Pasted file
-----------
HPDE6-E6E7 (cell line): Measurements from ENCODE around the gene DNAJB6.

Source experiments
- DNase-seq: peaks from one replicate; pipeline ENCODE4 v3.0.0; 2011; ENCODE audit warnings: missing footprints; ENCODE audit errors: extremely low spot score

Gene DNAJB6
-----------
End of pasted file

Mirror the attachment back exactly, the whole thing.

HPDE6-E6E7 (cell line): Measurements from ENCODE around the gene DNAJB6.

Source experiments
- DNase-seq: peaks from one replicate; pipeline ENCODE4 v3.0.0; 2011; ENCODE audit warnings: missing footprints; ENCODE audit errors: extremely low spot score

Gene DNAJB6